Swimming isn’t the easiest task to master, which is why the YMCA of Coastal Georgia works with Liberty County schools to get students involved in swim lessons at an early age.
The YES program allows second- and third-grade students to get a feel for the water in a safe environment, free of charge.
"The YES program is alive and well, and it may look a little different the next year than it has in the past 14 years, but it will continue to serve the schools as well as an expanded audience," Bucky Johnson, senior vice president of YMCA of Coastal Georgia said. "We are committed to the program and we are going to make sure that it continues to be offered to the children in Liberty County."
Since its inception, the program has been funded through United Way of the Coastal Empire, Johnson said. For the upcoming year, the program may be implemented at private schools and other after-school activity centers.
Dr. Whit Fraser, who founded The Fraser Center and the YMCA for Liberty County, was a pediatrician who believed in empowering children with life skills important for survival, Johnson said.
"One of his wishes was that all young people would be given proper exposure to water because there had been way too many drowning," he said.
More than one in five fatal drowning victims are children 14 and younger. For every child who dies from drowning, another four receive emergency care for nonfatal submersion injuries, according to the Centers for Disease Control and Prevention home and recreational safety web-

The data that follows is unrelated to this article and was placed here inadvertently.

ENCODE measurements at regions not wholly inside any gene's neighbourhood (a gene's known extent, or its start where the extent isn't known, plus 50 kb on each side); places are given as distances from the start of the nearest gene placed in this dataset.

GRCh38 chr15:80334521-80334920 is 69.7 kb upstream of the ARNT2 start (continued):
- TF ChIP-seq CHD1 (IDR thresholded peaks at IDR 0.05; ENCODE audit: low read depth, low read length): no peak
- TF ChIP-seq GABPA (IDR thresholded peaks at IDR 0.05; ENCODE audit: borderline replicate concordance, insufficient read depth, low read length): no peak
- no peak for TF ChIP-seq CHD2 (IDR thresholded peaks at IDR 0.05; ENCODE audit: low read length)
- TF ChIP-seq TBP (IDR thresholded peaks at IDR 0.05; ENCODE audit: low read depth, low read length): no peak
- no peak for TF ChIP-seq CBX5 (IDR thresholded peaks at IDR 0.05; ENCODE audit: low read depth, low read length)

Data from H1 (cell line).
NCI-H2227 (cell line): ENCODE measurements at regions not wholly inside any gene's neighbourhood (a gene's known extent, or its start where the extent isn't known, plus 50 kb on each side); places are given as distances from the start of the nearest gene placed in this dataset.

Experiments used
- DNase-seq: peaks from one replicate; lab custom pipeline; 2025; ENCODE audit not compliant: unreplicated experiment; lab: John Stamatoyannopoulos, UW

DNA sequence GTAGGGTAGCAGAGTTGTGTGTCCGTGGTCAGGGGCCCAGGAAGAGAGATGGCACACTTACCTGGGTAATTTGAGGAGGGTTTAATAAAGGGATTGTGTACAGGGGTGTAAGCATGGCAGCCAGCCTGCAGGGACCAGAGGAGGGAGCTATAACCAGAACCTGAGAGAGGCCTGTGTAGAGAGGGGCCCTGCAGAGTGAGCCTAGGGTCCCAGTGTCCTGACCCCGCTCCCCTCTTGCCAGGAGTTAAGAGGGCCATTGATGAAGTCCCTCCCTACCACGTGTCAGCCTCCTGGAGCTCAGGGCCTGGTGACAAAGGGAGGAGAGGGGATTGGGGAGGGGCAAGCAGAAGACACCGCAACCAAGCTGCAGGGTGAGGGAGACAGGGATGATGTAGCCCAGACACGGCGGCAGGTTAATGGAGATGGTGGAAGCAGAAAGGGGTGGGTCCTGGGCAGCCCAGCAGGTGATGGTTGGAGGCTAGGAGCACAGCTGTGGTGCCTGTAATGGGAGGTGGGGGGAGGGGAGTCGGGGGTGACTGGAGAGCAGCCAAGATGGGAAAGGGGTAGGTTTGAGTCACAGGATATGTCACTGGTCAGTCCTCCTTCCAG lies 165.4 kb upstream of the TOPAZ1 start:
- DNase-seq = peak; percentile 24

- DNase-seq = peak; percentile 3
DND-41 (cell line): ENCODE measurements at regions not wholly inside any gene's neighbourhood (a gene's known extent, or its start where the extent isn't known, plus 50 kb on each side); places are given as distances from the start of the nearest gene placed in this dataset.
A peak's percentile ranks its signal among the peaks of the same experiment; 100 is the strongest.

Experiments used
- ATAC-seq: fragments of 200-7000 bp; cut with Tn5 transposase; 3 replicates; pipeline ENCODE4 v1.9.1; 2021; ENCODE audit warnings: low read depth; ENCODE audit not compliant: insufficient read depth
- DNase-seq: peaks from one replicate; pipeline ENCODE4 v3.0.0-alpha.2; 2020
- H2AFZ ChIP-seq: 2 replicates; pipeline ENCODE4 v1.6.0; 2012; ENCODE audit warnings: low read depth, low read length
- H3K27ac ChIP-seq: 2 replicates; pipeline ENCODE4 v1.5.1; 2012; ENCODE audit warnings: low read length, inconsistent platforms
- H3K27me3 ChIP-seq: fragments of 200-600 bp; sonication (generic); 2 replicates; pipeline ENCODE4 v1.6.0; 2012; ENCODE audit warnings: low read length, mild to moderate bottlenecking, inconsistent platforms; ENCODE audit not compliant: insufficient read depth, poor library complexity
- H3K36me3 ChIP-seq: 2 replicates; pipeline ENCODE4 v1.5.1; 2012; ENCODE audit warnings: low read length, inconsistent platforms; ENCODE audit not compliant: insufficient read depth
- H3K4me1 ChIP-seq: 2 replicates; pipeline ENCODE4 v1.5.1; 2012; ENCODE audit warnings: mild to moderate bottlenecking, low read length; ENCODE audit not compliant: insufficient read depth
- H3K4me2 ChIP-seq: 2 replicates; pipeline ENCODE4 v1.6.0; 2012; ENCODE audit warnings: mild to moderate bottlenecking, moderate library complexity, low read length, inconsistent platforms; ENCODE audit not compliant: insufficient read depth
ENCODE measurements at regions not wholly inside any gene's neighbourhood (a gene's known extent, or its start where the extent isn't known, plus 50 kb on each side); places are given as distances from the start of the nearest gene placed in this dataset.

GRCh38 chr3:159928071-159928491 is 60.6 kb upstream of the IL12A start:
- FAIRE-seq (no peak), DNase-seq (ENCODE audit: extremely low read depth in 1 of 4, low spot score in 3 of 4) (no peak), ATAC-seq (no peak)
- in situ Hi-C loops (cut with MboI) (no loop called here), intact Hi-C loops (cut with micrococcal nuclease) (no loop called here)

Year round, students take advantage of the five-day-a-week program that includes classroom and pool instruction. The idea of the program is to prepare children so they can enjoy the water and avoid any potential hazards, said Emily Roszkowiak, aquatics director for the Y.
At any given time, the fitness center may have 30 to 45 children in training, with several staffers on hand — including two lifeguards — to ensure participants safety, Roszkowiak said. Instructors and swimmers spend 45 minutes in the classroom going over water safety before spending 45 minutes in the pool honing swimming skills.
The first day of lessons is dedicated to learning basic guidelines, including wearing life vests and calling to adults for help when a person is struggling in the water.
"It’s not just swimming lessons; you want to teach them to be able to save themselves," Roszkowiak said.
The director said her favorite part of working with the students is seeing their confidence grow with each day they spend in the water.
"The whole premise of the program is kind of my favorite thing. When you live in a coastal area, the idea that you taught a child something that could possibly save them — it is overwhelming, really, and it is exciting."
Board members at the Y also support the program and want to see it continue to flourish.
"When a child is a victim of a drowning, it is almost always a preventable incident. And it is always very tragic to the family and community," said Deidre Howell, administrator of the Liberty County Health Department. "Anything that can be done to teach children about water safety should be done ... especially when it’s free!"